Artists over the age of 18 working with painting, sculpture, graphics, photo and video, installation, public art, land art, new media, research-based art, science art, sound art and music. Individual or collective participation is possible (up to 3 people).
The duration of the residency is either 1 or 2 months, to be selected by the participant.
The participant is provided with:
Accommodation in an equipped studio in the centre of Yakutsk
Workshop for work with an area of 30 m² for sharing
PR support for the project in development
Assistance in coordinating the project being developed (introduction to the local context, organisation of meetings, and assistance in finding information and selecting literature)
The participant is expected to:
Implement and present the project during the residency (via exhibition or some other form of presentation, organic to individual each project, depending on the concept)
Deliver a welcome lecture
Hold an additional event in a different format (master class, seminar, field lecture, open day, educational course, etc.)
To cover the cost of air travel to Yakutsk Airport. Visa fees and travel insurance are to be covered by the participants themselves
To provide accommodation in the centre of Yakutsk for the duration of the residency, and cover living expenses (per diem)
To cover the costs of the project (up to 300,000 rubles)
To provide the necessary administrative assistance on the spot, to help the artist get acquainted with the local context, and introduce them to the local art community, as well as to representatives of local institutions and other specialists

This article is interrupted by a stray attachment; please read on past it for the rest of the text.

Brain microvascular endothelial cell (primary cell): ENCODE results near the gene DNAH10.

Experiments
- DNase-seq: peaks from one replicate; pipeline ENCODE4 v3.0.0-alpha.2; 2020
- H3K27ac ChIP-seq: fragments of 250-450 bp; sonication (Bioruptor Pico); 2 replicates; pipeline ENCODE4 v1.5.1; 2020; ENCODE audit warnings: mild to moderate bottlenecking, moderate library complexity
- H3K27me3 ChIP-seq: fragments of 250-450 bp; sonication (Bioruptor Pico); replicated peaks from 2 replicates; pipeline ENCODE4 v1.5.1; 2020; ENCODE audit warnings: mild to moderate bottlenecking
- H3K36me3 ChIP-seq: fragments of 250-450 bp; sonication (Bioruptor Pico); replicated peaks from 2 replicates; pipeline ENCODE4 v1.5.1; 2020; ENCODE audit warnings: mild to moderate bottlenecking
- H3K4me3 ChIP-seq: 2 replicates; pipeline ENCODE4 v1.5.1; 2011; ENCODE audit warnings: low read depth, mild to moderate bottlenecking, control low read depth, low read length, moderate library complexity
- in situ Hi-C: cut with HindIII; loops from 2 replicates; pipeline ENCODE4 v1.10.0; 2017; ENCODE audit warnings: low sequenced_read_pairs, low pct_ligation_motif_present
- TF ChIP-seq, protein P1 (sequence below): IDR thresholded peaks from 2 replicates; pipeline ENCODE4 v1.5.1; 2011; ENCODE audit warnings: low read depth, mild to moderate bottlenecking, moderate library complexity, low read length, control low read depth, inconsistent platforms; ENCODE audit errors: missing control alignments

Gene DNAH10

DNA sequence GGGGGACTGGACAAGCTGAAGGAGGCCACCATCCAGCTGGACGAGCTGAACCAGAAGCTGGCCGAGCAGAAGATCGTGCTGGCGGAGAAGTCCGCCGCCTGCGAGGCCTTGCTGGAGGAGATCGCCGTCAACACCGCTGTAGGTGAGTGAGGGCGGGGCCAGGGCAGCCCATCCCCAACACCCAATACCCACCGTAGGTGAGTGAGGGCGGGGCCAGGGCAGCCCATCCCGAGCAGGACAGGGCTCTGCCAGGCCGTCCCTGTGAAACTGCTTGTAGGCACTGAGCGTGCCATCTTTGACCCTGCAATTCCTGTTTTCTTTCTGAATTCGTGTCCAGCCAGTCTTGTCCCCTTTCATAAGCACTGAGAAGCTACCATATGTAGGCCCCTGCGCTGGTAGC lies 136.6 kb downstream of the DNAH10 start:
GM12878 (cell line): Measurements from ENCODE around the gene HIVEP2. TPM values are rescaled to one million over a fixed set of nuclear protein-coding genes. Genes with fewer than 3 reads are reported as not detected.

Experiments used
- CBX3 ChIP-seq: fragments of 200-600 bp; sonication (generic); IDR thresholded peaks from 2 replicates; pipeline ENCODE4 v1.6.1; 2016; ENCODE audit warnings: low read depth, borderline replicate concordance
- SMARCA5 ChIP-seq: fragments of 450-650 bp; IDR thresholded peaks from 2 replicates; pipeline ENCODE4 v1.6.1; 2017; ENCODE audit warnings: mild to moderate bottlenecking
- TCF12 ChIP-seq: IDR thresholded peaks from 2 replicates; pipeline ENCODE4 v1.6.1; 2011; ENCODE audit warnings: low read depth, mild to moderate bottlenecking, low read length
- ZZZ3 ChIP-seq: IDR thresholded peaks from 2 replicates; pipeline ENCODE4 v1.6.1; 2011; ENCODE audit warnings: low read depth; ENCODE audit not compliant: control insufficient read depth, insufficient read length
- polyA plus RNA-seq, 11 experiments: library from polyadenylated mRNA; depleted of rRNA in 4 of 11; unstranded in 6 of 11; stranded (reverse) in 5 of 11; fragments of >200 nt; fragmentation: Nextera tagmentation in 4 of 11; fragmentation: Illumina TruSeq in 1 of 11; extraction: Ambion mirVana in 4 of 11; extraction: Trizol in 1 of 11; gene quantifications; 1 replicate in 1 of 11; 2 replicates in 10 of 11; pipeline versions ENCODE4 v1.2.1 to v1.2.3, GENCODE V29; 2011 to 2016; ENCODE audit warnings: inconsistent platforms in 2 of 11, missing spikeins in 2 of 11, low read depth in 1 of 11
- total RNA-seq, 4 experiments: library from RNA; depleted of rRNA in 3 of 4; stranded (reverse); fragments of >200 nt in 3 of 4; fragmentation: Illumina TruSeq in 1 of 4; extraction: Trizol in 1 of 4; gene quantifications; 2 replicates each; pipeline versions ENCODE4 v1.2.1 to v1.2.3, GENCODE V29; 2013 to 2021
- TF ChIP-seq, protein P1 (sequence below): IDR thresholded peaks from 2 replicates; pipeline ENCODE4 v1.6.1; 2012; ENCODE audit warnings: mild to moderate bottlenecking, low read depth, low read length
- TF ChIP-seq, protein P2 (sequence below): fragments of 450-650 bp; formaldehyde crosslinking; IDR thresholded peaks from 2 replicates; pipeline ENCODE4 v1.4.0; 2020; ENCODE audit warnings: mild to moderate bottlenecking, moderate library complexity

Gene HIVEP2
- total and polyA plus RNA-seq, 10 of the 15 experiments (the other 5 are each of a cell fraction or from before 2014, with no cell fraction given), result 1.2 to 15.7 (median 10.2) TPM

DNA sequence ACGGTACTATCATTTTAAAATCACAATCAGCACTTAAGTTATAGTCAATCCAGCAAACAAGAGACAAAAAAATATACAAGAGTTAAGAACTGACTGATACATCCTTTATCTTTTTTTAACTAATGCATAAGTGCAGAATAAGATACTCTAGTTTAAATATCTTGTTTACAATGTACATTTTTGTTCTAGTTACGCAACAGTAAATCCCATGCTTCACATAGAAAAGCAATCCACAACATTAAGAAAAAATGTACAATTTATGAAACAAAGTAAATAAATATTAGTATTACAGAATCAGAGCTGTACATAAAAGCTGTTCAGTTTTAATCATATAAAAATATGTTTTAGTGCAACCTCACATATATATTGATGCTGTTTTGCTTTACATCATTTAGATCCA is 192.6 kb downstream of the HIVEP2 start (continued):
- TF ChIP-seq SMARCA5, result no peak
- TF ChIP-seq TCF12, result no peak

The programme cannot provide a joint stay in the residency for artists’ families, but the foundation’s team can help provide recommendations on finding accommodation in Yakutsk
Priority is given to projects that meet the following requirements:
Full compliance of research and artistic interests with the topic of the chosen residency
Site-specificity of the research, involvement of the resource base of partner Yakut organisations, and a focus on working with the local context of Yakutia
A fully elaborated project concept
Drawing up a work plan for the project and a preliminary estimate for its implementation
The AYARKUT AIR Art Residency Programme operates on a competitive basis and will consider all applications submitted before the 31st December 2021 (by 23:59 Yakutia time UTC+9 (GMT+9)

Required documents:
Description of the research or project proposal (PDF file, maximum 3 pages)
CV (PDF file, 25 MB maximum)
An up-to-date creative portfolio (PDF file, 25 MB maximum)
Documents are accepted in Russian or English. Incomplete or incorrectly completed applications will not be considered.

Documents can be sent through online application form (see below).

Or sent by email to with the subject “portfolio_[surname, forename]” (N.B. the name given in the email’s subject title must match the name entered in the online application)

The first set of applications for the AYARKUT AIR Art Residency of the 2022 season is taking place in the format of an open competition for applications from the 13th October to 31st December 2021.
If you have any questions about the residency programmes, please contact us at:
Application form
Full name
Name of the selected art residence
upload files